Mawsmai caves weren't too far from the eco-park, just about 5 minutes drive. The entrance to the caves cost just Rs. 5 per person and an additional Rs. 25 per camera. The caves is a typical limestone cave with artsy stalactite-stalagmite formations. We had left our footwear in the car knowing that there would be water in the cave and indeed there was water. What I liked about this cave than say Grutas de Garcia or Yellow Dragon Caves is simple fluorescent lighting scheme, which gives a very natural feel. There are few places where one needs to bend and twist to continue ahead. This is one of the smallest caves I've seen, the whole cave could be traversed in less than 10 minutes in case you're not stopping by to see or photograph.


We even went to another unlit cave which was totally dark and devoid of any souls. We lit our torch and explored the cave for a while, but we were not sure if we had to continue for there were no guide, we didn't know how deep the cave was and we just had one torch which was already weak. We renounced any further exploration and came out. We then head to another part of the valley.


It was just the opposite side of the eco-park and the view was completely different from here. We could see lot many waterfalls on the wall of the canyon, but the clouds stopped me from clicking any breathtaking photographs. But it was a great feeling to sit on a high rock with India on one side, Bangladesh on the other and guzzle a can of KingFisher Blue. We spent quality time sitting there and just enjoying the magnificent views Cherrapunji offered. We even crossed the fence and stepped on Bangladesh soil, before we moved on.


I was sick of the same Indian food that you get almost everywhere in India...same old rotis, curries, dhal...those pseudo-Chinese manchurians, noodles and fried rice. We asked our driver to stop at an authentic Khasi place where we could have the local food and he obeyed us. He stopped at a very small Khasi restaurant and the old lady was glad to have some tourists, for Khasi restaurants are frequented by the locals and not tourists. We had delicious Dohkhlieh, a sort of salad made of pork, onions and chilies eaten with rice; cooked dry fish and a very spicy chutney. We were very delighted to eat a very different kind of food. We clicked a few shots of the lady and her granddaughters, paid for the food and took leave.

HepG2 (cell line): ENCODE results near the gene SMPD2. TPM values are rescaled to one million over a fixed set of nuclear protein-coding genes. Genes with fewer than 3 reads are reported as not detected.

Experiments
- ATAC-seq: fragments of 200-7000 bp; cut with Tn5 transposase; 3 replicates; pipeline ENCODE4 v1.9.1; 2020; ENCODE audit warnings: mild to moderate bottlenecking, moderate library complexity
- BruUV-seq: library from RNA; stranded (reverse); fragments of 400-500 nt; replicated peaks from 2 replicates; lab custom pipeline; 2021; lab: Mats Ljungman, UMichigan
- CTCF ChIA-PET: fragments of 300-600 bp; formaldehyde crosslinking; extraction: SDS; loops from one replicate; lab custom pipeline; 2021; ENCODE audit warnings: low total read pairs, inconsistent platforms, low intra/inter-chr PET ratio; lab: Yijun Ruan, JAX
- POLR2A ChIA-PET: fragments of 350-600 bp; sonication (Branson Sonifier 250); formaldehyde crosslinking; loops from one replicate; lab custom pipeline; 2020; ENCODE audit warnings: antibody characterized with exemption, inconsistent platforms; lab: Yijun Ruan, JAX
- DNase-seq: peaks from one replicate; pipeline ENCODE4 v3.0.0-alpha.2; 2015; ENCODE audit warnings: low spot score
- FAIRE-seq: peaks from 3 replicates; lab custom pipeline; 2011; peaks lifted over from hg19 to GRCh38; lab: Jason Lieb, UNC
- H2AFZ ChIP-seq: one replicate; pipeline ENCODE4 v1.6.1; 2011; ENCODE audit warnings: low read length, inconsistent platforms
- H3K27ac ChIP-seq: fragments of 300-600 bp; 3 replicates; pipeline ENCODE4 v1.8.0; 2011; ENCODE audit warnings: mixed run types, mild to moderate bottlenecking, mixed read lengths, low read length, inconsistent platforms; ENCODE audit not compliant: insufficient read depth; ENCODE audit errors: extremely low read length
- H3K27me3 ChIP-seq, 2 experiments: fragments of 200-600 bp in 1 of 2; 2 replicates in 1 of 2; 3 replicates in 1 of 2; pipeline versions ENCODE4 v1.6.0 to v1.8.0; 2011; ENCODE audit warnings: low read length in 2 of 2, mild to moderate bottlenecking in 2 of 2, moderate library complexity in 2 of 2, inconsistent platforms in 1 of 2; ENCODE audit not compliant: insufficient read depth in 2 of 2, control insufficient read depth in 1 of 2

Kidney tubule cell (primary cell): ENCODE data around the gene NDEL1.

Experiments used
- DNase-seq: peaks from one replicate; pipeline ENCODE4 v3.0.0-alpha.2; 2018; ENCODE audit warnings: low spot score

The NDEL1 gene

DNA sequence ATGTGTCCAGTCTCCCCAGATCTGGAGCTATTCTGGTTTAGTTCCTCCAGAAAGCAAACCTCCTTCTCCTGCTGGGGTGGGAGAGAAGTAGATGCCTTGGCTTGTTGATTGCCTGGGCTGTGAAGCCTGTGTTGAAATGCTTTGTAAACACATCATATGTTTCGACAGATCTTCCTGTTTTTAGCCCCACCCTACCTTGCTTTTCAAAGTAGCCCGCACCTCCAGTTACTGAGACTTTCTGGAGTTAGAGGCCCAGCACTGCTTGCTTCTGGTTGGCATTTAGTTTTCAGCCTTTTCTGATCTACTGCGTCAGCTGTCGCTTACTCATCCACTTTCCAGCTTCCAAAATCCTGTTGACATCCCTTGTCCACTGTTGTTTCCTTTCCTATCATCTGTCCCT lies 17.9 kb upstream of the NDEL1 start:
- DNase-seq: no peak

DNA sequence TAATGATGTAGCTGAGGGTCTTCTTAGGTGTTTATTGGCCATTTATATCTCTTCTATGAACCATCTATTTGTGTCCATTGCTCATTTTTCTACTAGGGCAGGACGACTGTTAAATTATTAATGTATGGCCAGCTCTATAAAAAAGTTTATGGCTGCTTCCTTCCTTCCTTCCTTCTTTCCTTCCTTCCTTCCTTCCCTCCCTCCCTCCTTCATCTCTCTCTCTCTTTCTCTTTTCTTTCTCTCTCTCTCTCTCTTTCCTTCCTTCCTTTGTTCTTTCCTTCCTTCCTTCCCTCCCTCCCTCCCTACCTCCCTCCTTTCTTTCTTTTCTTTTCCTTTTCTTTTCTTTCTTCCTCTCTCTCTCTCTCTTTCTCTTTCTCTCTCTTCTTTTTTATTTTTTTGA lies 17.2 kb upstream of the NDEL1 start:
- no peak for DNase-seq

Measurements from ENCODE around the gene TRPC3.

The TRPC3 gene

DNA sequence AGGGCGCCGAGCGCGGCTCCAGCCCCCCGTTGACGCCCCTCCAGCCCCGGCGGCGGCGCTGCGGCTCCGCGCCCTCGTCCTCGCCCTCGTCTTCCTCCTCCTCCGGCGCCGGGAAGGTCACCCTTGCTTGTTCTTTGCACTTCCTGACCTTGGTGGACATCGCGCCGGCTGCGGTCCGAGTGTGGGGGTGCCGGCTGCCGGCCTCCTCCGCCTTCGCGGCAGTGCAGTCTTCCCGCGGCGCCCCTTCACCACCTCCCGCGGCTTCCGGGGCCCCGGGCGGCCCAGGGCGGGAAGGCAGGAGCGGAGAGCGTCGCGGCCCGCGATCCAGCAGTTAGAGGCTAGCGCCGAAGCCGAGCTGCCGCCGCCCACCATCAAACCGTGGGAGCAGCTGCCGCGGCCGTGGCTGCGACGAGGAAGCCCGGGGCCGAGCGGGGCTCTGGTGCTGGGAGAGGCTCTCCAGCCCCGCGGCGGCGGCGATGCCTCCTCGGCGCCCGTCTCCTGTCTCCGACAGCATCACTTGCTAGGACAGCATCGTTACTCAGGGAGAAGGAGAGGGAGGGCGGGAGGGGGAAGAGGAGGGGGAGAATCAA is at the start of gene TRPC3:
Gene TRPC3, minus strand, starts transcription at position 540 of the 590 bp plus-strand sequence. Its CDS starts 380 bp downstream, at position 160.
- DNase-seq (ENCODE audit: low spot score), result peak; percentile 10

Enroute we stopped over at Wahkaba tourist spot where the clouds had denied us of any view in the morning. It was all gone now and the valley view was beautiful. The railed pavement along the edge of the canyon is destroyed by landslide, but we discovered a way to get to the top of the waterfall which required few steep slipper descents. It was worth every effort to reach the top of the waterfall, the scenery was just too splendid. We spent about 15min in silence listening to the pleasant roar of the cascade before we started back. From there it was a non-stop drive back to Shillong.


Cherrapunji, which every Indian would have heard in his geography classes, is undoubtedly a must visit. Though the status of "wettest-place" has changed from Cherrapunji to Mawsynram (about 16km from Cherrapunji), it still lives up to our hopes and imaginations that we one would have after reading about it. It's got a pure nature package of valleys and waterfalls, caves and canyons, evergreen misty landscapes and heavy rains. Cherrapunji has other interesting places in store, but this is all we could do. Cherrapunji.com good details about what to see and do in this wonderland.